In the second part of her ‘Sex at Court’ series, Laura Slater looks at the phenomenon of prostitutes at court, and the various measures – including licensing, imprisonment and taxes – that were taken in order to try and regulate them.
The late medieval court was an overwhelmingly male place to be. Apart from laundrywomen, almost all of its menial household staff were male. The queen usually lived in a separate household from the king, as did their children. Female servants and ladies-in-waiting would attend these courts. But the vast majority of the courtly ‘staff’ around the ruler: courtiers and counsellors, clerics and bureaucrats, soldiers and bodyguards, diplomats and visitors, musicians and entertainers…were all going to be men. This image of courtly feasting from the Très Riches Heures shows us the all-male world of the court very clearly.
The assorted hangers-on following in the train of the court would also usually be men: hopeful petitioners, messengers, spies and noble retainers. Most of these people had no official place in the royal household. Efforts were made throughout the Middle Ages in European courts to try and clear these people away from the vicinity of the court, and stop them eating, drinking and travelling at the ruler’s expense. But they invariably came to nothing. People needed to be at court: to get charters witnessed or marriages agreed, to get licenses and permissions for things, and generally just do business- sometimes with the king himself, but as often with his officials, or some of the great nobles in attendance on him. Other people’s business was the court: making a career in royal service, joining the royal household, or supplying the king and his household with the vast quantities of food, wine, clothes and jewels that courtly splendour required.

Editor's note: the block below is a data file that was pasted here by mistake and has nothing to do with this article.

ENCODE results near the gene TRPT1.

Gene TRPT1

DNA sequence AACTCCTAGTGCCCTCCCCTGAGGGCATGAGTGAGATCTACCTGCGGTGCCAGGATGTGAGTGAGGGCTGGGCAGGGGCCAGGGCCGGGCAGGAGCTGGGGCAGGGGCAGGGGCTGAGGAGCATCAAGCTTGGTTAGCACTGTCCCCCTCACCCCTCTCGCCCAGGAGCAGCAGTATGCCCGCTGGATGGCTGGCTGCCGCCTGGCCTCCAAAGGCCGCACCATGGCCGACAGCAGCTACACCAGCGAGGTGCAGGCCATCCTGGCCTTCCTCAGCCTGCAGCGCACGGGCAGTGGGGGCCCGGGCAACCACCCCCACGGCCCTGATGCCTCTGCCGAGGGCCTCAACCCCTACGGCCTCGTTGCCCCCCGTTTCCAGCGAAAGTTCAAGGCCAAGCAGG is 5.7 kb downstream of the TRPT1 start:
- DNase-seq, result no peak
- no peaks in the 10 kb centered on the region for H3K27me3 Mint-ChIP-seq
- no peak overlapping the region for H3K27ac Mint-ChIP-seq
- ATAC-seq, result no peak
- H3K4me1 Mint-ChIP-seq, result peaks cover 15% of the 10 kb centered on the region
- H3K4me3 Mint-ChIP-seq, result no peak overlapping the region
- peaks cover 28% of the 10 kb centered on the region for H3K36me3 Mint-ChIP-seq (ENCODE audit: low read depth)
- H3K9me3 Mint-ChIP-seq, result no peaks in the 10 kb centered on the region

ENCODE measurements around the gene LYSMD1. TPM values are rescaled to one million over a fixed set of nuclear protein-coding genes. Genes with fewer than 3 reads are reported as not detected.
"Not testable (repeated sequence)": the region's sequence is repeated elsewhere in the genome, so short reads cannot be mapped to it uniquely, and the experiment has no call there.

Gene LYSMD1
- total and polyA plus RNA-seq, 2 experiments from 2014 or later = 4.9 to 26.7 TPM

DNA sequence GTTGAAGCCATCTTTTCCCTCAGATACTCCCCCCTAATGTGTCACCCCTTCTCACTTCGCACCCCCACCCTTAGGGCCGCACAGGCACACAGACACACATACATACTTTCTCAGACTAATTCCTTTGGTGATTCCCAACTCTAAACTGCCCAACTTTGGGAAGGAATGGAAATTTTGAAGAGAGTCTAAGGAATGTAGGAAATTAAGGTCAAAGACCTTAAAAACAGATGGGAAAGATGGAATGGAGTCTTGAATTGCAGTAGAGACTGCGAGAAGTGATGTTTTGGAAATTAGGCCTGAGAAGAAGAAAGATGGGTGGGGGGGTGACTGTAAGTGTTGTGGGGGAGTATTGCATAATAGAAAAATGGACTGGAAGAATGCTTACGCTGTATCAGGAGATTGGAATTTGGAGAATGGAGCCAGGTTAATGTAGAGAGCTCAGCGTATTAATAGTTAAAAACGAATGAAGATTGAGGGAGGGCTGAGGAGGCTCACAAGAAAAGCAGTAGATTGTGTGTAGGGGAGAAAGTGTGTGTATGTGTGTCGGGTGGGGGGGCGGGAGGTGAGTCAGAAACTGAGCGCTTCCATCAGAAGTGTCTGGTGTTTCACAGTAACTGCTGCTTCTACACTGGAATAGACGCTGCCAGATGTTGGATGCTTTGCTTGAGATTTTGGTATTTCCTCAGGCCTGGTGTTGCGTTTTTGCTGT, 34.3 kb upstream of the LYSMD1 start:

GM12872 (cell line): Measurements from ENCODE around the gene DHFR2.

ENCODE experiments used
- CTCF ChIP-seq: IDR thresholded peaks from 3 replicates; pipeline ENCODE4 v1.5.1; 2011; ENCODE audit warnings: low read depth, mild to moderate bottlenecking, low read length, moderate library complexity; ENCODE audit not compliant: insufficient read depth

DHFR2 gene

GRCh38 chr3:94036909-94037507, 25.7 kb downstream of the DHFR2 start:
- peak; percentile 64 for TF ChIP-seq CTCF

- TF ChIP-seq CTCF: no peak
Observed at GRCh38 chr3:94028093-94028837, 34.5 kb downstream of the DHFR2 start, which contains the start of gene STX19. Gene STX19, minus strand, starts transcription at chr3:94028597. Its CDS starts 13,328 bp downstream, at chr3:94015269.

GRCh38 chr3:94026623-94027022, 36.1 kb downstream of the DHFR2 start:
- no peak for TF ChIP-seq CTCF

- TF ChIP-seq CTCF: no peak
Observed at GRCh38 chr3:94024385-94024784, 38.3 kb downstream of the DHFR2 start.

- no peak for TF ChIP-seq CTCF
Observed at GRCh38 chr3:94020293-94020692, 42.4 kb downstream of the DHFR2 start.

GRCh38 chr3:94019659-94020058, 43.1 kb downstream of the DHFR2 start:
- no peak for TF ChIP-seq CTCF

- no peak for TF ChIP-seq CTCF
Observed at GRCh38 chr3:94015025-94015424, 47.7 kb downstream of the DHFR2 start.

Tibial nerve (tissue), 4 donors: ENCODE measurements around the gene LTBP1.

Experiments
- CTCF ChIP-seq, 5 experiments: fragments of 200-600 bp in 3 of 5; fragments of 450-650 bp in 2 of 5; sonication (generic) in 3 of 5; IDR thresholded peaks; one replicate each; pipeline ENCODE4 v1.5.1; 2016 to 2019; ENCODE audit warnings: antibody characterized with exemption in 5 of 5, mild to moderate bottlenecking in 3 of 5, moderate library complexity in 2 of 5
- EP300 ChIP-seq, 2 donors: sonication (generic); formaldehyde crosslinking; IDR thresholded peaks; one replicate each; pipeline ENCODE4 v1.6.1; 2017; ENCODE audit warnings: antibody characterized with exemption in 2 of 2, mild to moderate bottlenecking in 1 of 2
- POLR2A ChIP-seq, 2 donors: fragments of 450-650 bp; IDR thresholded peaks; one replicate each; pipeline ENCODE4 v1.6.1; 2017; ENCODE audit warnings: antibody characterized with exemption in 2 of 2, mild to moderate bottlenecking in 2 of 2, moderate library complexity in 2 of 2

In this all-male world, prostitutes were perennial, ever-tolerated (or at least, pragmatically accepted) court followers. During the reign of Henry II of England, one Ranulf de Broc held the office of ‘marshal of the whores of the royal household’. As Ruth Mazos Karras’s study, Common Women: Prostitution and Sexuality in Medieval England (Oxford University Press, 1998) shows, this legal regulation of prostitution was not unusual. Seen as a necessary outlet for otherwise unruly male desires, licensed brothels or ‘stews’ could be found in England, just as they were established across medieval Europe- especially in port towns such as Sandwich in Kent, or Southampton in Hampshire. In London, the red light district area was the suburb of Southwark, within the legal liberty of the bishop of Winchester. Prostitutes in Southwark were known as ‘the bishop of Winchester’s geese’.
Regulation went hand in hand with ‘crackdowns’ and exclusion. In 1318, Edward II issued ordinances against prostitutes at court. A ‘bawd’ caught a third time within the legal vicinity of the court (known as ‘the verge of the court’) would be imprisoned for forty days. Yet the rulings had little effect- in 1370, a marshal of the court prostitutes was again appointed. He was licenced to take four pence in ‘tax’ a week from each whore following the court.